Merry Keefe, the city clerk, stands in the entryway of the Minneapolis City Council offices, on the third floor of city hall, describing what she believes to be the official color scheme of the City of Minneapolis--or of the halls of government, at least: "Plum with blue," she says, nodding first toward the carpet, and then toward the walls. "Not a white, but a nice taupe on the walls. Neutral colors."
The carpet is indeed lovely, and the walls a tasteful ecru, but otherwise it's chaos in the innermost sanctum of Minneapolis's elected bigwigs. Full boxes are piled precariously on tables, and framed photos are stacked on the floor, leaning against the walls. Because of a massive renovation project, city council members just spent six months conducting business on the mezzanine level of the hulking old stone fortress. They were able to move back into their digs on the third floor last week, but piecing their offices back together is slow going.
Initially the renovation was to upgrade inefficient heating and air conditioning systems and remove some asbestos. The edifice's turn-of-the-century design had been masked by renovations in 1950s, and there had been few improvements since then. But somewhere along the line, as the health hazards were ferreted out, "amenities" have cropped up: the new carpeting, new paint on the walls, and new putty-colored cubicles.
With that came proposed "Standards for Council Offices," in the form of a memo drawn up at the behest of council president Jackie Cherryhomes and vice president Joe Biernat outlining how council members should decorate and furnish their offices. And with the memo came the kind of intra-office spat that caused executives everywhere to put Who Moved My Cheese? on the best-seller list.
"It's a drive toward needless uniformity, and that doesn't appeal to me," says 13th Ward representative Barret Lane, an independent and the self-described owner of "deeply unstandard furniture." "I don't really know why we are doing this, other than, presumably, we don't have much else to deal with."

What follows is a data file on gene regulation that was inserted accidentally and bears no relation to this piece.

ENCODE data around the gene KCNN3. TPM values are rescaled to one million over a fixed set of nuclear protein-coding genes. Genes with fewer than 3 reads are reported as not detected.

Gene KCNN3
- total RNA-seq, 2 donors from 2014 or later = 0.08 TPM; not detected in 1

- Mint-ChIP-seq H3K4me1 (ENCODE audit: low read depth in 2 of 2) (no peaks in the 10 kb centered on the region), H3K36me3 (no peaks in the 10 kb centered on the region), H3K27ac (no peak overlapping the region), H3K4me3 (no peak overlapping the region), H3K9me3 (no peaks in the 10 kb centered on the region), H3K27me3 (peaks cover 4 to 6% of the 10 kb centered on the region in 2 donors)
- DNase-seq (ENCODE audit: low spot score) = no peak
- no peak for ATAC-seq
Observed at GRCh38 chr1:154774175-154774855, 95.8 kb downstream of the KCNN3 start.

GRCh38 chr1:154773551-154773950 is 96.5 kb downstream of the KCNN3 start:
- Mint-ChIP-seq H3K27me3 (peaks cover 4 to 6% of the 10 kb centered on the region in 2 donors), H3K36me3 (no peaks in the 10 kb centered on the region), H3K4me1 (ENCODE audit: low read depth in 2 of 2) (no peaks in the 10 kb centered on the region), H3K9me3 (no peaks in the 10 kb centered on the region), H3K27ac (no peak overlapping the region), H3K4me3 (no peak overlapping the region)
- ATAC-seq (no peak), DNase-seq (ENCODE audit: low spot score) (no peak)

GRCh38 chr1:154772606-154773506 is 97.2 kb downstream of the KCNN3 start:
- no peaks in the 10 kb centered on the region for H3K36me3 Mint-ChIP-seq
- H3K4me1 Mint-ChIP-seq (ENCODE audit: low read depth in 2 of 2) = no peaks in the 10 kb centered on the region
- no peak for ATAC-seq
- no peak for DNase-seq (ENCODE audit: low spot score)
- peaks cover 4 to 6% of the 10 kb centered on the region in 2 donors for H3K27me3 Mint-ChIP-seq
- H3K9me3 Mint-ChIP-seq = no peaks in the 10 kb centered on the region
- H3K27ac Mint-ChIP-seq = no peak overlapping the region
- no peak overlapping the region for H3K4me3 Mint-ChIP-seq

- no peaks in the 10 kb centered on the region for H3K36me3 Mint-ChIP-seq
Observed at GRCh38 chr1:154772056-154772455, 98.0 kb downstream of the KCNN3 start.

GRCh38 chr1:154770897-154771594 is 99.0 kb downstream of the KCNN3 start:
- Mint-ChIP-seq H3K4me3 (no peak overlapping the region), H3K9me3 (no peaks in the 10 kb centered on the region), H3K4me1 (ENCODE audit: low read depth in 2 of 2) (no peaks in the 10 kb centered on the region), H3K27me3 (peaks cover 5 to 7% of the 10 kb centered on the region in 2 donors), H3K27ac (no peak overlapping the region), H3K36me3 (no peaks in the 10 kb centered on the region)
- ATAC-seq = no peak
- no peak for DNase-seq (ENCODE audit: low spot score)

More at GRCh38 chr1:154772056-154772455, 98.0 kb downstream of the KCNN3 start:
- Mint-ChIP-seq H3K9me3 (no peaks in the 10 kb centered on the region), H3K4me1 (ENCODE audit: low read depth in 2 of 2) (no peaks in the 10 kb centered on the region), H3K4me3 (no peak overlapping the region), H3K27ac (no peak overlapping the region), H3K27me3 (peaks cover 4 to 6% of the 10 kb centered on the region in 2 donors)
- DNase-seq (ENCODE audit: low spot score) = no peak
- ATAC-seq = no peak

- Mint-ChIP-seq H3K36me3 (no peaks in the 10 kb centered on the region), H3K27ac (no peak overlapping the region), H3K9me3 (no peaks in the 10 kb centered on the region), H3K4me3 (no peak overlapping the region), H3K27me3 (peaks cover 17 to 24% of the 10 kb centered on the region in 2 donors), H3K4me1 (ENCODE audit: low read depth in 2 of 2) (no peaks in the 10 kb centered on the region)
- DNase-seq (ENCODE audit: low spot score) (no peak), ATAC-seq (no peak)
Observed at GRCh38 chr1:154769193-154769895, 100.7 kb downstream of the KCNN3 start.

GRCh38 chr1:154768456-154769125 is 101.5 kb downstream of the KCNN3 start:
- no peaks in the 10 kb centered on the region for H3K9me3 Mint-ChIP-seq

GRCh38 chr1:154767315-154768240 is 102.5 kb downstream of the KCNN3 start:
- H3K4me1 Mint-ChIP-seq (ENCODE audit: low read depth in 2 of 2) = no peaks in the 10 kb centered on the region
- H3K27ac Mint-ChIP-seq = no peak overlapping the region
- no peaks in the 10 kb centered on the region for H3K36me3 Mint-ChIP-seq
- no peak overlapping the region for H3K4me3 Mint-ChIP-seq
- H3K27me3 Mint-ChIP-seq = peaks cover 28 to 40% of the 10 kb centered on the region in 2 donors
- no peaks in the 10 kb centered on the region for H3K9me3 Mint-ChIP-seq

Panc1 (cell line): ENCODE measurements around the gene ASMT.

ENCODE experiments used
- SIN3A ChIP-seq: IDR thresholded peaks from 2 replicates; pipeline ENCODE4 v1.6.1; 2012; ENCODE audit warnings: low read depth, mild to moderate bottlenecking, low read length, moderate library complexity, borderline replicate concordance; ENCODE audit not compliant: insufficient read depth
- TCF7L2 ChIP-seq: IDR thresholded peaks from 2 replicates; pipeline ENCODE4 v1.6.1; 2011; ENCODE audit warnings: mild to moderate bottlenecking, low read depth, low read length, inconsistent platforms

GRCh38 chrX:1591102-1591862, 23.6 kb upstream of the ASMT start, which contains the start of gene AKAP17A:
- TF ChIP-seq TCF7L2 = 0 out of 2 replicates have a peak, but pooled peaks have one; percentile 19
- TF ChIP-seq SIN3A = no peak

Lisa Goodman, who represents the Seventh Ward, is similarly distressed that she might lose her interior-design privileges. "I believe individuality is important in an institutional environment," she protests, noting that when she bought the gray sleeper sofa that's in her office, she was trying to harmonize with her city-issued office furniture. "People should have personal photos, or stuffed animals, or a mouse pad that they like. It's a general philosophy that people should have individuality to be happy at work."
A brief tour of the offices with Keefe proves that there truly is no accounting for taste. Doré Mead's office is cluttered with porcelain horses and elephants, oriental fans, and silk flowers, as well as a mahogany-colored desk. Overall, it looks a little like a tchotchke display at Levitz--"a very unique style," says Keefe, herself a white-walls-and-beige-furniture aesthete.
Jim Niland's small corner office is Spartan, its walls dotted with yellow Post-it notes bearing single letters, like K and G. Cherryhomes has yet to complete the move back into her spacious office; large boxes overflowing with paperwork are stacked on the floor and a couch. The office of former Eighth Ward council member Brian Herron, who resigned in July, is being used as a storage space.
Lisa McDonald says she has always had the same city-issued furniture, which she had re-covered when she took office in 1993. "I inherited my furniture from [former council member] Barbara Carlson," says the Tenth Ward representative. "I had to have it reupholstered because of all the cigarette burns."